University students feel ‘hopeless’ as strike action leaves them in graduation limbo

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University students feel ‘hopeless’ as strike action leaves them in graduation limbo

"Instead of celebrating I’m in limbo with my job and career in jeopardy": Thousands left without grades and issued with blank certificates.

Students demand that universities negotiate with lecturers who are boycotting exam marking.
Students demand that universities negotiate with lecturers who are boycotting exam marking.

Frustrated Jewish students have expressed feelings of “hopelessness” as the academic pay dispute leaves them in graduation limbo.

Speaking to Jewish News, the students from Cambridge, Durham and Leeds universities described how industrial action by members of education unions has left them and fellow graduates uncertain about their imminent pathway to future careers, graduate schemes and masters degrees.

Sam Grankin, 21, from London, has just completed a history and politics course at the University of Cambridge.

He told Jewish News: “Our graduation was actually an ‘end of degree celebration’, as a large number of students, myself included, were unable to formally graduate having not received any final grades.”


Sam Grankin.

Grankin noted that Cambridge academics “specifically voted down mitigatory measures” that would have allowed students to graduate without their grades “in order to bolster the supposed efficacy of the strike.”

Embarking on a law conversion course next year, fortunately for him, City, University of London have been “very understanding about the present situation”, and have allowed him to begin the course with no formal degree; but Grankin knows of others “far less lucky”, whose jobs or future studies have been placed on hold due to the situation.

“That is,” he adds “also not to mention the large numbers of international students who are having significant visa issues due to their lack of grades.”

Whilst Grankin says he has the “utmost sympathy” for the lecturers and academics who have “reasonable points of dispute on pay, pensions and conditions”, he says their “means of harming final year students who already lost their first year due to COVID is almost unforgivable.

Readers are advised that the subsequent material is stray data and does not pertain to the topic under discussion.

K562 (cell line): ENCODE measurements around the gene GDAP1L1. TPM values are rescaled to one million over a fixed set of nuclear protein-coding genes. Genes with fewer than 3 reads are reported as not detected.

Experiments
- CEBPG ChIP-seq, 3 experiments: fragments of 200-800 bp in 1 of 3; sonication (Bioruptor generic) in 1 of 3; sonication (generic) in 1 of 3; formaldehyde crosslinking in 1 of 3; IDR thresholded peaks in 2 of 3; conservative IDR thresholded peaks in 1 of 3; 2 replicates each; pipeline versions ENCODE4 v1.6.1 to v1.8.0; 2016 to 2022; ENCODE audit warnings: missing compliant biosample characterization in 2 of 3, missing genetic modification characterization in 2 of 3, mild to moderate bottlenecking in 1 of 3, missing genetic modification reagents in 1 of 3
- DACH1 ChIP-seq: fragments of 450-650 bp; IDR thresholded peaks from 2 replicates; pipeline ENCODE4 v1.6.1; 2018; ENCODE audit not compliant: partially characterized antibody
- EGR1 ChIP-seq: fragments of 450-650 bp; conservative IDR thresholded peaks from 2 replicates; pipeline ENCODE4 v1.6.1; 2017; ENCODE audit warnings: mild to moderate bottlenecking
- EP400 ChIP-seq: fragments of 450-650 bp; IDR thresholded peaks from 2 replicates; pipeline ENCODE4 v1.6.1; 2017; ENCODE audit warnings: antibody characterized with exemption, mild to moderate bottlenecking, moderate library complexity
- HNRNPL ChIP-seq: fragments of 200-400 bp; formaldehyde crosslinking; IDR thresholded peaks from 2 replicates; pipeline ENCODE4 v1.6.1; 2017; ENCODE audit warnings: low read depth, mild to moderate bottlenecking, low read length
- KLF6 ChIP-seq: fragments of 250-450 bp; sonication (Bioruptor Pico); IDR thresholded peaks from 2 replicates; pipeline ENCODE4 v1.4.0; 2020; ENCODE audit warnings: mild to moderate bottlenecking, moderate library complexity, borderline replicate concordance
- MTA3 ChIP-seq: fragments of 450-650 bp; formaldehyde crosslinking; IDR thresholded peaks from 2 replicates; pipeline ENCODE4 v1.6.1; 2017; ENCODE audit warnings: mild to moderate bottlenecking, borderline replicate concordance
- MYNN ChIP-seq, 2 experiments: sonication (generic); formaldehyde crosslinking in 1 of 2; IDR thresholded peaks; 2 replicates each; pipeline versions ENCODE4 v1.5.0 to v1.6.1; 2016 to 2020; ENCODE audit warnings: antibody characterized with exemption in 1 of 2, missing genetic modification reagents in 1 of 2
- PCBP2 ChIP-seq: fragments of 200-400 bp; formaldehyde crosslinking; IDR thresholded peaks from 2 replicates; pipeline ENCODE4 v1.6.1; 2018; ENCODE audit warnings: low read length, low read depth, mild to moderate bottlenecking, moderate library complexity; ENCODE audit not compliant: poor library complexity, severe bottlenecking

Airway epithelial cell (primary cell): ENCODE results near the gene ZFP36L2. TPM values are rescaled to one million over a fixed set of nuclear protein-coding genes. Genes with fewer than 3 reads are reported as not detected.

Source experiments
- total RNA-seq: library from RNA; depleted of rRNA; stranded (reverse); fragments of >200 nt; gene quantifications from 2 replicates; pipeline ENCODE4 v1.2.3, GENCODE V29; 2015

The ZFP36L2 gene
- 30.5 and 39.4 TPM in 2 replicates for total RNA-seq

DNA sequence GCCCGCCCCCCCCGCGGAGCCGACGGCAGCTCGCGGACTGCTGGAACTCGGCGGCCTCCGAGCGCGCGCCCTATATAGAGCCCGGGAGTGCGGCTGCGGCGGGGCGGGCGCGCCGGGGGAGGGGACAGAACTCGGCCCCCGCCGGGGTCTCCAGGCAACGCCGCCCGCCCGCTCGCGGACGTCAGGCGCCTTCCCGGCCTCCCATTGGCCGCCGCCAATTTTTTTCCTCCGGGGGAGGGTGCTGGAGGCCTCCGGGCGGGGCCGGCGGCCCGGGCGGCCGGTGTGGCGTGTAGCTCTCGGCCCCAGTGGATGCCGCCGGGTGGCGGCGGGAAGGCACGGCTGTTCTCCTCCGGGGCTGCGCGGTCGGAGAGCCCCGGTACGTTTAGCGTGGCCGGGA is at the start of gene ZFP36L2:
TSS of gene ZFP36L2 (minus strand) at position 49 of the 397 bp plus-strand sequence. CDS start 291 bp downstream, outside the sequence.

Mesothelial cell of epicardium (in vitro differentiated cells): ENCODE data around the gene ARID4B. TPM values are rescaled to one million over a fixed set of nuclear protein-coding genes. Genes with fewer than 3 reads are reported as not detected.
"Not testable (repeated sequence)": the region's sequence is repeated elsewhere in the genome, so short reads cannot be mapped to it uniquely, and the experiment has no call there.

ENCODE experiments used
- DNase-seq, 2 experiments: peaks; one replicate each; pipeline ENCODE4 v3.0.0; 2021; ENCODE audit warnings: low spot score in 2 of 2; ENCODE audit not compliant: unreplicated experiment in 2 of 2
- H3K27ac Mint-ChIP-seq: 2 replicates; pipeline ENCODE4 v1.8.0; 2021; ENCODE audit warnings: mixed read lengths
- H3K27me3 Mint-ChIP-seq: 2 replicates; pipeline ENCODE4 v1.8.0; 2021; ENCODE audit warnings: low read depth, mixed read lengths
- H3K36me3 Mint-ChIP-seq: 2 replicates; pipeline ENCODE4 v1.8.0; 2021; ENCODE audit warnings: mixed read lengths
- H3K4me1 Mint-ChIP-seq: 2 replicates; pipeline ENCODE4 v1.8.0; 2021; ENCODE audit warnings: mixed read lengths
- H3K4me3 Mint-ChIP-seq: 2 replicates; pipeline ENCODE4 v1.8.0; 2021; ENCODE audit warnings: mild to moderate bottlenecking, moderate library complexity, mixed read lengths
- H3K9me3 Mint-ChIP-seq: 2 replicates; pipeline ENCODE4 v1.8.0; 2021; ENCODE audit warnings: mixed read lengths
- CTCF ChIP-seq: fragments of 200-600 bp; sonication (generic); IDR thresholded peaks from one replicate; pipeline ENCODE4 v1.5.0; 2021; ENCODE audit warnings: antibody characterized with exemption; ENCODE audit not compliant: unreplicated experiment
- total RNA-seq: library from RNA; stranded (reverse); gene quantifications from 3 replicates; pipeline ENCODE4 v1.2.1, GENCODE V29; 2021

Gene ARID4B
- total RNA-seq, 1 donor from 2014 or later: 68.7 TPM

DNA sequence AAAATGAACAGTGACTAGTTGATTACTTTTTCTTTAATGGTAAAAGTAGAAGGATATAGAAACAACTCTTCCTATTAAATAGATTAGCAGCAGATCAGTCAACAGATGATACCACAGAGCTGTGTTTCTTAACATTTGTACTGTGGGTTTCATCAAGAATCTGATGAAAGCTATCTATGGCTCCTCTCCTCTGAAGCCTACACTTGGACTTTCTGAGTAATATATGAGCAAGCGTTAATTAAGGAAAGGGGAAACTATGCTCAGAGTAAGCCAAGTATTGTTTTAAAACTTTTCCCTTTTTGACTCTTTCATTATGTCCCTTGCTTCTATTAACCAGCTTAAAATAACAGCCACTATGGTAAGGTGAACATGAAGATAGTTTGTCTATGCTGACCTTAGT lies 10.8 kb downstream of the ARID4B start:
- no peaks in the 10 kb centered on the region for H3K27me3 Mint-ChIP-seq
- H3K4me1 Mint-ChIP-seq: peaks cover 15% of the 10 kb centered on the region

“They are sacrificing our future and materially harming us, not the universities who they are in dispute with.”

Joshua Thompson, 19, Durham University 2023.

Joshua Thompson, who has just completed his first year at Durham University, told Jewish News industrial action isn’t just impacting graduates:

“A big problem with the strikes is the issue of not know whether you have to do retakes due to the strike. This means it could be until October before someone finds out they need to retake, meaning they have to redo difficult exams during typical working week hours. It makes succeeding extremely difficult.”

Thompson adds that the uncertainty could lead to students “doing second/third year work without even knowing whether you’re guaranteed to still be at the uni post-retake.”

Joel Walters, who has just completed his fourth year studying Economics at Leeds University, told Jewish News:

“The situation feels hopeless. If this was a business I’d be demanding my money back or at the very least compensation. There must be consumer rights? This is not the service I’d expect from any organisation I’ve paid for, so why and how the universities are getting away with this is beyond me.

Walters says he has “sent email after email to my personal tutors and lecturers but haven’t even received an acknowledgement.”

Whilst he understands that “maybe the matter is out of their hands, but why the lack of communication and support? I feel like there has been little regard for my well-being.”

Like many students in his position, Walters says “the prospect of my graduate training scheme being in jeopardy has left me feeling really anxious. They require an official degree, but all I’ve got so far are some transcripts and a few grades for some papers which means nothing to my potential employer.”

“The impact of this strike is so much more far reaching for us students and I don’t think anyone has taken this into consideration. It’s actually very upsetting. Instead of celebrating and graduating, I’m in limbo with my job and career in jeopardy. I’m left feeling utterly dismayed at the university education system.”

Joel is just one of many students who should have got his grade by 10th July.

The industrial action, by the University and College Union (UCU) and EIS-Further Education Lecturers’ Association (EIS-FELA) has been ongoing since April 2023. Union bosses have rejected an offer by the Universities and Colleges Employers Association (UCEA) for a pay increase worth between 5% and 8%.

Without marked papers and final grades, students who should be fully graduating are in limbo, unable to move forward with graduate employee schemes, Masters degree programmes or jobs.

According to the website of the University and College Union, more than 1,800 staff at Leeds University are striking, with all those taking industrial action facing 100% pay deductions.

The boycott covers all marking and assessment, including in writing, online, or verbally at 145 universities.

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